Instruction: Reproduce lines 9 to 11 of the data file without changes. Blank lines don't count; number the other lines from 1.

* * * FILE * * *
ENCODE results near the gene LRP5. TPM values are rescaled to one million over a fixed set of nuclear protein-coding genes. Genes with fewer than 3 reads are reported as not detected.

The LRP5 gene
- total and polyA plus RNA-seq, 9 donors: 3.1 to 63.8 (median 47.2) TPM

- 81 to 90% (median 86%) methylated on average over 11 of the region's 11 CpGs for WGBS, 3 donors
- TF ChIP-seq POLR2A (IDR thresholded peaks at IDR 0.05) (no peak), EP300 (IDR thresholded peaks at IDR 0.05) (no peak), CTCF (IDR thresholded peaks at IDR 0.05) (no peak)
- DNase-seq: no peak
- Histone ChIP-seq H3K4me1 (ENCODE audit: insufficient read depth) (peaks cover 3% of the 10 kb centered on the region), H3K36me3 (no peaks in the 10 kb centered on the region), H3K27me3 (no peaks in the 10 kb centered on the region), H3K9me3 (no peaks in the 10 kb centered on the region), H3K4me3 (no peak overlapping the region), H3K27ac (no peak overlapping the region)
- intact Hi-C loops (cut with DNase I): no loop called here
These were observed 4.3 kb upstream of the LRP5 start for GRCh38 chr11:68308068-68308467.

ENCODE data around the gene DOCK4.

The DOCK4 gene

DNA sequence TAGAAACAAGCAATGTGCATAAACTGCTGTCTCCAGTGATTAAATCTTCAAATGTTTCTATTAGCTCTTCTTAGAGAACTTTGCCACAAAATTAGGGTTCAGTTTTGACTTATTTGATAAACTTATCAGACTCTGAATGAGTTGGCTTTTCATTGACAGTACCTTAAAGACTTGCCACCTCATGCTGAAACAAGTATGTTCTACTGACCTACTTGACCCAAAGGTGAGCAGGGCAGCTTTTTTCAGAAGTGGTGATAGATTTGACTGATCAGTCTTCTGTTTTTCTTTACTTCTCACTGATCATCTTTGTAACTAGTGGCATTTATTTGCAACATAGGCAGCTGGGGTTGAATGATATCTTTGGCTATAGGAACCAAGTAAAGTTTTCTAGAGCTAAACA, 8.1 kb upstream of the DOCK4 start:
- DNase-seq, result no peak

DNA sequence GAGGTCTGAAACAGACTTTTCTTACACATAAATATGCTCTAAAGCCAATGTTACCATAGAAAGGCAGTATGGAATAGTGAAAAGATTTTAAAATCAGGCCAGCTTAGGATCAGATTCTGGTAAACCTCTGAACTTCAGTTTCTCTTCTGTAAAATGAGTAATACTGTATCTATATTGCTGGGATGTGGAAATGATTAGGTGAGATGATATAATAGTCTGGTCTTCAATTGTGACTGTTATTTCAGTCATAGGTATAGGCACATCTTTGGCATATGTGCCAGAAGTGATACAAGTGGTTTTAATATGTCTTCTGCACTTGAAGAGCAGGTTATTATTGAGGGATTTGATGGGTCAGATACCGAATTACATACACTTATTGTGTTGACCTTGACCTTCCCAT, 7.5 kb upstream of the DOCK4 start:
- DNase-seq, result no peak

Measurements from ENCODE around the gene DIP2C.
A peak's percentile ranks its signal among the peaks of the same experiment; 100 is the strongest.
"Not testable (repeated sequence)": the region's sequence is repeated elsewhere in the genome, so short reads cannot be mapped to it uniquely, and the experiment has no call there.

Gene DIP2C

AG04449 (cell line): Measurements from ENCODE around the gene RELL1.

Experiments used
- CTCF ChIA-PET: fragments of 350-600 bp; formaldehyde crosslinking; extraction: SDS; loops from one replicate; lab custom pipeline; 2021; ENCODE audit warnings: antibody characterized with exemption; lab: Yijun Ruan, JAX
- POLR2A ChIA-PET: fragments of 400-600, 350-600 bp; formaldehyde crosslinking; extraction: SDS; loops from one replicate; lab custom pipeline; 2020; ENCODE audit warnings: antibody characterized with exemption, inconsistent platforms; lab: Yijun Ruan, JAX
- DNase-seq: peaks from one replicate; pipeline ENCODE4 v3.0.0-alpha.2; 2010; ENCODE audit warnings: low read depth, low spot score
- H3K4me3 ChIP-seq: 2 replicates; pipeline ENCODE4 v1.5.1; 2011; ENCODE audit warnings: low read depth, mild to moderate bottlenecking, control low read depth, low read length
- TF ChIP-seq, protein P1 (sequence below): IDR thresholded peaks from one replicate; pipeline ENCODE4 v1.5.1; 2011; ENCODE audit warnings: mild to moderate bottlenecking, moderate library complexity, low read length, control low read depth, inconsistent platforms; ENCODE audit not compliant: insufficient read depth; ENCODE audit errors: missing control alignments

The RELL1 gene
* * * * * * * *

These were observed 4.3 kb upstream of the LRP5 start for GRCh38 chr11:68308068-68308467.

ENCODE data around the gene DOCK4.

The DOCK4 gene